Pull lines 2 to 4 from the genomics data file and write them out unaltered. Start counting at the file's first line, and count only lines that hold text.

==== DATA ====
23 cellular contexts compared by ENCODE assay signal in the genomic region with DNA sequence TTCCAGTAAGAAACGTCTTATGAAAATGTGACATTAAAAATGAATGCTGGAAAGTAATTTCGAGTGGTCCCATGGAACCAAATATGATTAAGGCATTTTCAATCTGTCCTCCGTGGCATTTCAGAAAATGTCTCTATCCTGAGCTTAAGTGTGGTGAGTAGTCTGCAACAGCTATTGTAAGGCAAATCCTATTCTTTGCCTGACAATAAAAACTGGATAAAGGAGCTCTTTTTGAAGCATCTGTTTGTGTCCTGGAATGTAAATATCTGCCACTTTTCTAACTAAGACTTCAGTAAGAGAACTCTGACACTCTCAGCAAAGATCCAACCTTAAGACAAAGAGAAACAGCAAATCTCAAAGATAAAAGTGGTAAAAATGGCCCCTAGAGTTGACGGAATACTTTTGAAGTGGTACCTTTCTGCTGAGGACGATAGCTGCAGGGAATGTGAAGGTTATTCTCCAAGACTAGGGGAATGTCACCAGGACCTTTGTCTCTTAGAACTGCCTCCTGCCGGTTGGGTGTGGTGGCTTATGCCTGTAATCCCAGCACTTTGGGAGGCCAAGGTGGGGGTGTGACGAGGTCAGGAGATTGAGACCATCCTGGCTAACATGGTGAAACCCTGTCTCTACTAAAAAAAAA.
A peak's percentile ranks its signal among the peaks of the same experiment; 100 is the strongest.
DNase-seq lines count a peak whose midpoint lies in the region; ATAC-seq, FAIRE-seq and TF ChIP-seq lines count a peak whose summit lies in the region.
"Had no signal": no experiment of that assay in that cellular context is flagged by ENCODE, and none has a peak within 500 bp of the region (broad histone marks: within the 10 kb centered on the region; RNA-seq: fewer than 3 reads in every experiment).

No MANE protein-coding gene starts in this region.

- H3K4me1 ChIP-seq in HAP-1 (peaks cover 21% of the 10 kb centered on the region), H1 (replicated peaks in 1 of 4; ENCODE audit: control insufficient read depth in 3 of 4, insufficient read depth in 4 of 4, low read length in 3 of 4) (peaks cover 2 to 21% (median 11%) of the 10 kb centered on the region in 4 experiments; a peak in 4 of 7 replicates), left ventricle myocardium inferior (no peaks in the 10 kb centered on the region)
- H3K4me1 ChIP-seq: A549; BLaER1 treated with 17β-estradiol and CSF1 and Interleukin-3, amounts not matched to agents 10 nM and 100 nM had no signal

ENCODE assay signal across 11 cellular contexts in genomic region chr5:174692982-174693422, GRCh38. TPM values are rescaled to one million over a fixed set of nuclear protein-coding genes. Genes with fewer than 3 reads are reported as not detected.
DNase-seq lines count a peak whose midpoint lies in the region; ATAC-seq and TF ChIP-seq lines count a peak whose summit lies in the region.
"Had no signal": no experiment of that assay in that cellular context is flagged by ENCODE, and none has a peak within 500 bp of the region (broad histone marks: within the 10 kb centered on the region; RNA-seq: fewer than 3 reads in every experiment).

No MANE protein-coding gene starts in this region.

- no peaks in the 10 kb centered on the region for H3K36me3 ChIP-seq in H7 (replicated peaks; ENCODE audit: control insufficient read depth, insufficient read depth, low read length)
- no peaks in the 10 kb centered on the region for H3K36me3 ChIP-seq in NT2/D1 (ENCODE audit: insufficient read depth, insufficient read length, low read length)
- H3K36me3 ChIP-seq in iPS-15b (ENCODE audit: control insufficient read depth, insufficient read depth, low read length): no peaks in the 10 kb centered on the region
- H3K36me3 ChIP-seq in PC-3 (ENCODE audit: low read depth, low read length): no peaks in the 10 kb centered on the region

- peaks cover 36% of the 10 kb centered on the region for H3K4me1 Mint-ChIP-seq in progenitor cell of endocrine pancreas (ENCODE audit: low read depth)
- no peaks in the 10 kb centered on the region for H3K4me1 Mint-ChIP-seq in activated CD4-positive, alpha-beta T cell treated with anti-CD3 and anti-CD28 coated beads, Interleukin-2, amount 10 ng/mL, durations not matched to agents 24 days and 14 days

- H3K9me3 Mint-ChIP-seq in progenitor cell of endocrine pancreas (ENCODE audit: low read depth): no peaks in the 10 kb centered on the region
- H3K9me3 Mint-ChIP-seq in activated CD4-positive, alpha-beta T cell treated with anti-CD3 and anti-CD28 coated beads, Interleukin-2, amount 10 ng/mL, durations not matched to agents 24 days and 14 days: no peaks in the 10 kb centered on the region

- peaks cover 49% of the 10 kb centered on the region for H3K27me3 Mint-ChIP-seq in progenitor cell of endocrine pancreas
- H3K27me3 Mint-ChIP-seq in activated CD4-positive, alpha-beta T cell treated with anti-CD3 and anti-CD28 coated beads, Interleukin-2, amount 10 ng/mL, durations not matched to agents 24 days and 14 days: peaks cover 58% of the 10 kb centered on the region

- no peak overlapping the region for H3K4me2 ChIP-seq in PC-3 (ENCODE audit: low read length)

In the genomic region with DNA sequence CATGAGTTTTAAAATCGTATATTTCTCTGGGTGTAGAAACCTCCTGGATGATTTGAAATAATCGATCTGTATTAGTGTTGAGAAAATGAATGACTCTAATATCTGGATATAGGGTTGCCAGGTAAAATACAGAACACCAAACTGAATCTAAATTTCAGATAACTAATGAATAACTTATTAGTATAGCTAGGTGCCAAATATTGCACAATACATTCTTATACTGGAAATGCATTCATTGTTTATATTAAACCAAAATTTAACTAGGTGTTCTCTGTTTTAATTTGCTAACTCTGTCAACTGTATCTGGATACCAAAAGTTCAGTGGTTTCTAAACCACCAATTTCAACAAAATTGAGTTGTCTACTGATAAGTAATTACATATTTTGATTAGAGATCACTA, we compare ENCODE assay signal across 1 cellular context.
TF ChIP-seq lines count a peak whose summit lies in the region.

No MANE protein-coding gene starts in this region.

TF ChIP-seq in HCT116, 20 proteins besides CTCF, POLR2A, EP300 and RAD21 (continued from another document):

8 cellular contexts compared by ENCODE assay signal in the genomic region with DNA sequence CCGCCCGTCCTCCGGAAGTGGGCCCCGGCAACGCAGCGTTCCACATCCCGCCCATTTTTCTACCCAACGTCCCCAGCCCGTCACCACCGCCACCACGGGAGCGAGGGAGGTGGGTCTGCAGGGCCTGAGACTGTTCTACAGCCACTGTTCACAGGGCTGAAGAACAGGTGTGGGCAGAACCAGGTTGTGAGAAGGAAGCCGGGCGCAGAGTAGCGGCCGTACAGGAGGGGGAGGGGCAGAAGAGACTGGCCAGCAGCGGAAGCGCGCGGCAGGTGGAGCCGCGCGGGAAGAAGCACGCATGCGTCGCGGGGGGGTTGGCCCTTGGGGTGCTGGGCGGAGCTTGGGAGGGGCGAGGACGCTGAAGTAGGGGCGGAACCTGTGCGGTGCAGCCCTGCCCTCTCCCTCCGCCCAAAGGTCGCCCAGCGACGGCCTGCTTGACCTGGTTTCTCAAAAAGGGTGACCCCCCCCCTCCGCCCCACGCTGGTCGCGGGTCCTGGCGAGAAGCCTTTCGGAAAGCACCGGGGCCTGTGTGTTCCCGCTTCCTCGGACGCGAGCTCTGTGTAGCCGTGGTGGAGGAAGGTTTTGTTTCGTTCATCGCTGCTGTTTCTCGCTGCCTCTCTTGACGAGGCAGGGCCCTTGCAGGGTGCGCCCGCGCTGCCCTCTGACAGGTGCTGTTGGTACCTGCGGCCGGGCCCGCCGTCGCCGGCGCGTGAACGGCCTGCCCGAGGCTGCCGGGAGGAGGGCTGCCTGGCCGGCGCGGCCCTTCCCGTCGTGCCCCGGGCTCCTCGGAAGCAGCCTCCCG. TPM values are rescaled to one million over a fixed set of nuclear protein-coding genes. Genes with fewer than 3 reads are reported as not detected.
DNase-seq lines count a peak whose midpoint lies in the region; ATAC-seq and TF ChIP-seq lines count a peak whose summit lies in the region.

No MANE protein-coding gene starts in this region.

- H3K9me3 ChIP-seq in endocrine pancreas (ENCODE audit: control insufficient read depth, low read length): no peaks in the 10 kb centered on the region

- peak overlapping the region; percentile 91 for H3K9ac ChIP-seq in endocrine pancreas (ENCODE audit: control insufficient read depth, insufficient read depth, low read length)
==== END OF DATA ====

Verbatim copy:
A peak's percentile ranks its signal among the peaks of the same experiment; 100 is the strongest.
DNase-seq lines count a peak whose midpoint lies in the region; ATAC-seq, FAIRE-seq and TF ChIP-seq lines count a peak whose summit lies in the region.
"Had no signal": no experiment of that assay in that cellular context is flagged by ENCODE, and none has a peak within 500 bp of the region (broad histone marks: within the 10 kb centered on the region; RNA-seq: fewer than 3 reads in every experiment).